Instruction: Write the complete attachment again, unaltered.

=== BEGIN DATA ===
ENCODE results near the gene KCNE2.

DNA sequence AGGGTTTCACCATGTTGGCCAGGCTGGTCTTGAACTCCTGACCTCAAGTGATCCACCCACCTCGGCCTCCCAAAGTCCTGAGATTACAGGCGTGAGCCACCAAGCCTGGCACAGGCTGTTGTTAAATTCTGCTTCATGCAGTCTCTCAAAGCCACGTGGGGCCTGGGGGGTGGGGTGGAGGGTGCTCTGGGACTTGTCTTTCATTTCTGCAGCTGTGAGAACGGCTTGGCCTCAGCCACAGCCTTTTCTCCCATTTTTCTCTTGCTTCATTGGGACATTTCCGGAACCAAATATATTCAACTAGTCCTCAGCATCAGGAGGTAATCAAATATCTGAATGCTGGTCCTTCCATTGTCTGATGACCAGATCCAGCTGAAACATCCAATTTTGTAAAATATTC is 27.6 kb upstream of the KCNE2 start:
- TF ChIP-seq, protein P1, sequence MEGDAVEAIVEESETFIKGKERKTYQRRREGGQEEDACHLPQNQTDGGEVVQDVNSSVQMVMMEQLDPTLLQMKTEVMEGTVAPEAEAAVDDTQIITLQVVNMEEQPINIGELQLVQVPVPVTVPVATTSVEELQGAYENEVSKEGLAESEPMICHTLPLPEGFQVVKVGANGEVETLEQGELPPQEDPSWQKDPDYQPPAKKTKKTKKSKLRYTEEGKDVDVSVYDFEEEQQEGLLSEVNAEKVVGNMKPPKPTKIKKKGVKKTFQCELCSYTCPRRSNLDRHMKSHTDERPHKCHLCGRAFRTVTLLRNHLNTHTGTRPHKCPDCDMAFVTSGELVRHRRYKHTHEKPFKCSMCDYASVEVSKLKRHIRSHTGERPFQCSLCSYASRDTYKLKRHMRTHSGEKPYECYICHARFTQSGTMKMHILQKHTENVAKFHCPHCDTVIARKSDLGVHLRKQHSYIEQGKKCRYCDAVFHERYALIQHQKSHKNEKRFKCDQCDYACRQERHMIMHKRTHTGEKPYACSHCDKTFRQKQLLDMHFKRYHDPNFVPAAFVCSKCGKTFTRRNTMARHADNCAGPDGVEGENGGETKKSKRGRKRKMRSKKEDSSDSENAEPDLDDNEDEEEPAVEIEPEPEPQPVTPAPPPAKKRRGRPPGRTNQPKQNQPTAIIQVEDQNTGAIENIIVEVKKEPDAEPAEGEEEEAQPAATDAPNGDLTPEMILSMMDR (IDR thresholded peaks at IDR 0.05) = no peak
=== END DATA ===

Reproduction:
ENCODE results near the gene KCNE2.

DNA sequence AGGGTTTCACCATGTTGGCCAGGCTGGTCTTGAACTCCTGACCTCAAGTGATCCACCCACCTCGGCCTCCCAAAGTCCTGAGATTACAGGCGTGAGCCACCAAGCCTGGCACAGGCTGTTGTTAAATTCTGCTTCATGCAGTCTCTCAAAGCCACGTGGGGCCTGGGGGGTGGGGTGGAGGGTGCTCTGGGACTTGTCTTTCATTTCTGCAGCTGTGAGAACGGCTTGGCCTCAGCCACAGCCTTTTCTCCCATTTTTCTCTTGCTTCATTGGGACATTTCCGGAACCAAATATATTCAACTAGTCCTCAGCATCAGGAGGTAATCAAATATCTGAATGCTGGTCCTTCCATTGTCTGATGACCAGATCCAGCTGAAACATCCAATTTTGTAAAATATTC is 27.6 kb upstream of the KCNE2 start:
- TF ChIP-seq, protein P1, sequence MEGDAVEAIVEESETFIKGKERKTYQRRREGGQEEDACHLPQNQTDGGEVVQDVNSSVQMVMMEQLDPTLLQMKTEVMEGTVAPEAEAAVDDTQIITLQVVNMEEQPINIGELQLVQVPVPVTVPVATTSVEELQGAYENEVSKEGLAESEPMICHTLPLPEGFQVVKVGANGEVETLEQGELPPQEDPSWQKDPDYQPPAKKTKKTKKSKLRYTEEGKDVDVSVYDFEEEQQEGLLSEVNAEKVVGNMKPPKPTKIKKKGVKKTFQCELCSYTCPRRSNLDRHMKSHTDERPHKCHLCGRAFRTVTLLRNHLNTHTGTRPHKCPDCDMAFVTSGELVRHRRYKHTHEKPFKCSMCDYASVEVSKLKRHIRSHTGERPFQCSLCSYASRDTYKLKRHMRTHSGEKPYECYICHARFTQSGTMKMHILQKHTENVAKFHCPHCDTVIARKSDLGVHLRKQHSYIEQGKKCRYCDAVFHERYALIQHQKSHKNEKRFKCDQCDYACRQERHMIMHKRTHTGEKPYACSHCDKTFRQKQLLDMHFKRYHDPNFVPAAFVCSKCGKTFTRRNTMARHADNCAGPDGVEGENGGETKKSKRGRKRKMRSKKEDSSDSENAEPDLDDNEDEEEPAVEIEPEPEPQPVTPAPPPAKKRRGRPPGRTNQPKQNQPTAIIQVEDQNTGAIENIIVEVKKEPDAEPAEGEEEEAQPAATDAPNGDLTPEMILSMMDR (IDR thresholded peaks at IDR 0.05) = no peak